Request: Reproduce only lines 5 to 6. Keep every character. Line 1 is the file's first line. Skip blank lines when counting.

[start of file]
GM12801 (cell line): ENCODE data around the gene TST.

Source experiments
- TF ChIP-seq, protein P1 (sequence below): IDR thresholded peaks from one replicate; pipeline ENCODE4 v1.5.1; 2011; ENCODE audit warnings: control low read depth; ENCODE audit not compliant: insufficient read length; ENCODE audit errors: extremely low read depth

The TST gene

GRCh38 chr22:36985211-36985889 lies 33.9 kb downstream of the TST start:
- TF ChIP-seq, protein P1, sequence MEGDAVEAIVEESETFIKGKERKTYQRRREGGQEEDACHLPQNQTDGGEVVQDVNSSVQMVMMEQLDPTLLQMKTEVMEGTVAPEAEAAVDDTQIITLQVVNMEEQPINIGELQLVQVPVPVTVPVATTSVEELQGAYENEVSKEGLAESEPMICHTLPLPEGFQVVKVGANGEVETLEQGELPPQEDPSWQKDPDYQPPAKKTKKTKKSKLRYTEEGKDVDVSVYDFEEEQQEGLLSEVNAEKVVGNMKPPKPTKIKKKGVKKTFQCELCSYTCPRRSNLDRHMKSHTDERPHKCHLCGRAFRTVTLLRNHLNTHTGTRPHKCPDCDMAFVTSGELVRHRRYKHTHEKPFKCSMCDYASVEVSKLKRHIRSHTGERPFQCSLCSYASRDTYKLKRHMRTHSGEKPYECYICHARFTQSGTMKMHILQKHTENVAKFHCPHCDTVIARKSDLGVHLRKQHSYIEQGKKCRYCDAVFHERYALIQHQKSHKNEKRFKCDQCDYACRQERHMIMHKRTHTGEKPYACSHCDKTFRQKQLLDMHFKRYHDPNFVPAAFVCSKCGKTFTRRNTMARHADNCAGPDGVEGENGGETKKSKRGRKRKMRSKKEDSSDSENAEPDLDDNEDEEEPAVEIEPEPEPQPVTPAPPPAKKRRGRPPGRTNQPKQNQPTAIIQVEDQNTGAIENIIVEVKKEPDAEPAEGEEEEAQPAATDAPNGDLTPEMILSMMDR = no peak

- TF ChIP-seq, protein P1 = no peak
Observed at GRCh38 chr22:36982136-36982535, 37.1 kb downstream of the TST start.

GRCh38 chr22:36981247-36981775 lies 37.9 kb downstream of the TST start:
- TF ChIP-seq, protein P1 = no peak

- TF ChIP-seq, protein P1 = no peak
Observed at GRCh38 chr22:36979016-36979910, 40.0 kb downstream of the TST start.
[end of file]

GRCh38 chr22:36985211-36985889 lies 33.9 kb downstream of the TST start:
- TF ChIP-seq, protein P1, sequence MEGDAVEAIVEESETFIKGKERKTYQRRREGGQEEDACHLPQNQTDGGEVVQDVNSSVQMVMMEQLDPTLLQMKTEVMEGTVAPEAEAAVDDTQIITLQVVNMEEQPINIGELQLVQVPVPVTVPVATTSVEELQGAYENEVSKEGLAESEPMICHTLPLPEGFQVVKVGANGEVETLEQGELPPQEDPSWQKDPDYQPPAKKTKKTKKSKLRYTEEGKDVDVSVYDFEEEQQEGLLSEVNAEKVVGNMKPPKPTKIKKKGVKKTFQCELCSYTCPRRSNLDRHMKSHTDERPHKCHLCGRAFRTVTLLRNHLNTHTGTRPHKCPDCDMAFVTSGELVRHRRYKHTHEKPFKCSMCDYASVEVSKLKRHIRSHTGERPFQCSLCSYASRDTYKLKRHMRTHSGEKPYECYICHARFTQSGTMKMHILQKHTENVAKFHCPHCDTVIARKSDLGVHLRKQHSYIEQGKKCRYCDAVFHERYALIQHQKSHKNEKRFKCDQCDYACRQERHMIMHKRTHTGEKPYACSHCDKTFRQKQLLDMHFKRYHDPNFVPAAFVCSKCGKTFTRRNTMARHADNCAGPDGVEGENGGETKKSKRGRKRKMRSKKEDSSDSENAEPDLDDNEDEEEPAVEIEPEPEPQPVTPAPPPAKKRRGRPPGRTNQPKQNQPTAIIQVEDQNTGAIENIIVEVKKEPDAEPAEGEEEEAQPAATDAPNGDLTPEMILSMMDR = no peak